Detecting Interdecadal Change in Western North Pacific Tropical Cyclone Genesis Based on Cluster Analysis Using pHash + Kmeans

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Original languageEnglish
Article number825835
Journal / PublicationFrontiers in Earth Science
Online published8 Feb 2022
Publication statusPublished - Feb 2022



Previous studies have noted an abrupt decrease in western North Pacific (WNP) tropical cyclone (TC) genesis frequency and a westward shift in genesis location since the late 1990s. The recent application of cluster analysis in TC research shows the effect of detecting the contribution of the Western North Pacific Subtropical High (WNPSH) and the interdecadal Pacific oscillation (IPO) on interdecadal change in WNP TCs. In this work, we also apply a clustering algorithm called pHash + Kmeans to group WNP TCs into three classes based on their genesis environmental conditions. The clustering results show that an abrupt decrease after 1998 is related primarily to a decrease in the dominant class (Class3, located mainly in the southern and eastern WNP), and an increase after 2010 occurs because of a new dominant class (Class1, located mainly in the northwestern WNP), which indicates that the WNP environment suppresses Class3 genesis after 1998 and enhances Class1 genesis after 2010. Three periods (P1: 1979–1997, P2: 1998–2010, and P3: 2011–2020) and three regions (SCS: 100°E-120°E, EQ-30°N; WNP1: 120°E-140°E, EQ-30°N; and WNP2: 140°E-160°W, EQ-30°N) are divided to further confirm the above findings. In P1, high (low) mid-level relative humidity (RH), intense (weak) low-level vorticity, and weak (strong) vertical wind shear (VWS) are distributed in WNP2 (SCS and WNP1), indicating suitable environmental conditions for TC genesis in WNP2 but unsuitable conditions in SCS and WNP1. This situation is the opposite in P2, leading to a decrease in genesis frequency and a westward shift in genesis location. In P3, strong low-pressure vorticity and thermodynamic conditions occur in SCS and WNP1, contributing to an increase in TC genesis frequency.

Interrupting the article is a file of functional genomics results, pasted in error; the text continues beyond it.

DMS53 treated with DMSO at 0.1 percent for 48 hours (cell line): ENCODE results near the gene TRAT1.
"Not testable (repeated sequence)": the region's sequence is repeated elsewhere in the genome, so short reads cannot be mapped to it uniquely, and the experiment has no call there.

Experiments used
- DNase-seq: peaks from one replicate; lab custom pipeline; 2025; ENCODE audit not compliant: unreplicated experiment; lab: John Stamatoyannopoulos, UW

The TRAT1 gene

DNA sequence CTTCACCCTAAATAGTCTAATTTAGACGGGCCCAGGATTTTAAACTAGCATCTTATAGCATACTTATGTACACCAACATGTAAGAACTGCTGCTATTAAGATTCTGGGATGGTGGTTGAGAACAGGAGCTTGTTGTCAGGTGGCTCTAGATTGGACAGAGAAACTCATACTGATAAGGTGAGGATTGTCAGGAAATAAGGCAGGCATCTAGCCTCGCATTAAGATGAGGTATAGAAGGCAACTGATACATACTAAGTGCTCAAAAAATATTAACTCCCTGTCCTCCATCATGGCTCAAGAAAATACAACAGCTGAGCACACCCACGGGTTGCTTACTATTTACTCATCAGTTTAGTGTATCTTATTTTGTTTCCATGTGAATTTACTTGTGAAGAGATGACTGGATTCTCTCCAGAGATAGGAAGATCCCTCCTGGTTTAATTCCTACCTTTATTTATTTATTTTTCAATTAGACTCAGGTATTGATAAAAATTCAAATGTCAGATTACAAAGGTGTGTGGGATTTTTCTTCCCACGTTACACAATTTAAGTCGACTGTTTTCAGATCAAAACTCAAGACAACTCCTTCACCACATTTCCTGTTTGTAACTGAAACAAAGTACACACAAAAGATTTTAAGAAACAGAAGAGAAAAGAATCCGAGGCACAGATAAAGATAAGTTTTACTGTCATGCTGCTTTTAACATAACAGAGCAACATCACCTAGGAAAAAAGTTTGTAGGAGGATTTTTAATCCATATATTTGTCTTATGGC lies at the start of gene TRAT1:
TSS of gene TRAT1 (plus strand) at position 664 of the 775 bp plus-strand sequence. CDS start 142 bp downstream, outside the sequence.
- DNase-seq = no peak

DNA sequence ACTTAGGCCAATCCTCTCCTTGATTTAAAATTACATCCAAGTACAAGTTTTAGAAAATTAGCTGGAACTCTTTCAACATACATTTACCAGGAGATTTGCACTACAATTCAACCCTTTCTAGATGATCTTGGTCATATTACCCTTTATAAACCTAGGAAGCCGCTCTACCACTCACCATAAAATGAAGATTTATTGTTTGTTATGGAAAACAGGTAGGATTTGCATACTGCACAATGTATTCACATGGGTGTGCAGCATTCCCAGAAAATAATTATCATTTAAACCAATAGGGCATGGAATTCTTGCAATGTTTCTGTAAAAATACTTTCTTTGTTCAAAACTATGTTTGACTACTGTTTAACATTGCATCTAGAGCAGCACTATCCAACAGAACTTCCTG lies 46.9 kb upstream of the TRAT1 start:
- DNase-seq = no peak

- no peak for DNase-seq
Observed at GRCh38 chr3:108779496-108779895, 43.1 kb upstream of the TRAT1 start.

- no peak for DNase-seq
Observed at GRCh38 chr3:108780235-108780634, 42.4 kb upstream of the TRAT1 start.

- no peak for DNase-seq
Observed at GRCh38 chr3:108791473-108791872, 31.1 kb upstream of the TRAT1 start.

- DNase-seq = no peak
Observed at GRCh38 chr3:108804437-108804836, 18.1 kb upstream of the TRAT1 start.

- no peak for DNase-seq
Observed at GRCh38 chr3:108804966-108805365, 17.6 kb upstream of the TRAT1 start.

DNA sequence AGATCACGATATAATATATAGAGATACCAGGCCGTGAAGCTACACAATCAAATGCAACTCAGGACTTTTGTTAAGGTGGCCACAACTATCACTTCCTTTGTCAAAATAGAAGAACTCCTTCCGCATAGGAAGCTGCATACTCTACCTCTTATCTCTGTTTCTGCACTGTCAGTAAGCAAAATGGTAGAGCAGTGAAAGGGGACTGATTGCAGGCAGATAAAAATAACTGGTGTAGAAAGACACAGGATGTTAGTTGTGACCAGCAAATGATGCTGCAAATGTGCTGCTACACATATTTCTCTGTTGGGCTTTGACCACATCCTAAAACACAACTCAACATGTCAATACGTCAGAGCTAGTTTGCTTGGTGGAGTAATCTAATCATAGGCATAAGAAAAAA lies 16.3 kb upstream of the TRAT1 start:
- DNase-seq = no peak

Research Area(s)

  • clustering analysis, interdecadal change, Kmeans, pHash, tropical cyclone genesis

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